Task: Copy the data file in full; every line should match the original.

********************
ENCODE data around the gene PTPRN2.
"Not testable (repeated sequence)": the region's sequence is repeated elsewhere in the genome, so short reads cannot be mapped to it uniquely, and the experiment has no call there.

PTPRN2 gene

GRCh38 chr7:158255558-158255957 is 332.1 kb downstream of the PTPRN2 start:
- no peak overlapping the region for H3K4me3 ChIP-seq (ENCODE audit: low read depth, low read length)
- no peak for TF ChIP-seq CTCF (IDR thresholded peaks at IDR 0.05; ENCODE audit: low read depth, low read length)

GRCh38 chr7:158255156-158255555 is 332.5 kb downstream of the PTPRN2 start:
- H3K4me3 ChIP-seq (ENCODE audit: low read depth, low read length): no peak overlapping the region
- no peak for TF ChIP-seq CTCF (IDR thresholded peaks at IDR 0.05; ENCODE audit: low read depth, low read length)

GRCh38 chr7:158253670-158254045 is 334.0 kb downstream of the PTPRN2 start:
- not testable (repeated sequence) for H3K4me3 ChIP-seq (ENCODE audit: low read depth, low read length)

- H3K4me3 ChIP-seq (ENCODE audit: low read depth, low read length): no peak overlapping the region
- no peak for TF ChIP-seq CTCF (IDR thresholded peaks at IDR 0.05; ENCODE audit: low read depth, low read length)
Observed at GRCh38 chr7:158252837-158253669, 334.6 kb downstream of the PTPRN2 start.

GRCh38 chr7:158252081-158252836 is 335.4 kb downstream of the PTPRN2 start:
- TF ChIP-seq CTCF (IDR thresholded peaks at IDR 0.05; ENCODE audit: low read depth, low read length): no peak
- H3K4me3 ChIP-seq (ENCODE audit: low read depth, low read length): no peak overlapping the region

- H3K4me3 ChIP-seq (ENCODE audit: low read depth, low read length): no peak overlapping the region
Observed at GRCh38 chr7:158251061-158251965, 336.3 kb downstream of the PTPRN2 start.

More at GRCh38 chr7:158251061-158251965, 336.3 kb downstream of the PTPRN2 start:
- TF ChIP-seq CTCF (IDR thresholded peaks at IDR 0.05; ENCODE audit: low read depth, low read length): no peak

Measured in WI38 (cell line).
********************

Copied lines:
ENCODE data around the gene PTPRN2.
"Not testable (repeated sequence)": the region's sequence is repeated elsewhere in the genome, so short reads cannot be mapped to it uniquely, and the experiment has no call there.

PTPRN2 gene

GRCh38 chr7:158255558-158255957 is 332.1 kb downstream of the PTPRN2 start:
- no peak overlapping the region for H3K4me3 ChIP-seq (ENCODE audit: low read depth, low read length)
- no peak for TF ChIP-seq CTCF (IDR thresholded peaks at IDR 0.05; ENCODE audit: low read depth, low read length)

GRCh38 chr7:158255156-158255555 is 332.5 kb downstream of the PTPRN2 start:
- H3K4me3 ChIP-seq (ENCODE audit: low read depth, low read length): no peak overlapping the region
- no peak for TF ChIP-seq CTCF (IDR thresholded peaks at IDR 0.05; ENCODE audit: low read depth, low read length)

GRCh38 chr7:158253670-158254045 is 334.0 kb downstream of the PTPRN2 start:
- not testable (repeated sequence) for H3K4me3 ChIP-seq (ENCODE audit: low read depth, low read length)

- H3K4me3 ChIP-seq (ENCODE audit: low read depth, low read length): no peak overlapping the region
- no peak for TF ChIP-seq CTCF (IDR thresholded peaks at IDR 0.05; ENCODE audit: low read depth, low read length)
Observed at GRCh38 chr7:158252837-158253669, 334.6 kb downstream of the PTPRN2 start.

GRCh38 chr7:158252081-158252836 is 335.4 kb downstream of the PTPRN2 start:
- TF ChIP-seq CTCF (IDR thresholded peaks at IDR 0.05; ENCODE audit: low read depth, low read length): no peak
- H3K4me3 ChIP-seq (ENCODE audit: low read depth, low read length): no peak overlapping the region

- H3K4me3 ChIP-seq (ENCODE audit: low read depth, low read length): no peak overlapping the region
Observed at GRCh38 chr7:158251061-158251965, 336.3 kb downstream of the PTPRN2 start.

More at GRCh38 chr7:158251061-158251965, 336.3 kb downstream of the PTPRN2 start:
- TF ChIP-seq CTCF (IDR thresholded peaks at IDR 0.05; ENCODE audit: low read depth, low read length): no peak

Measured in WI38 (cell line).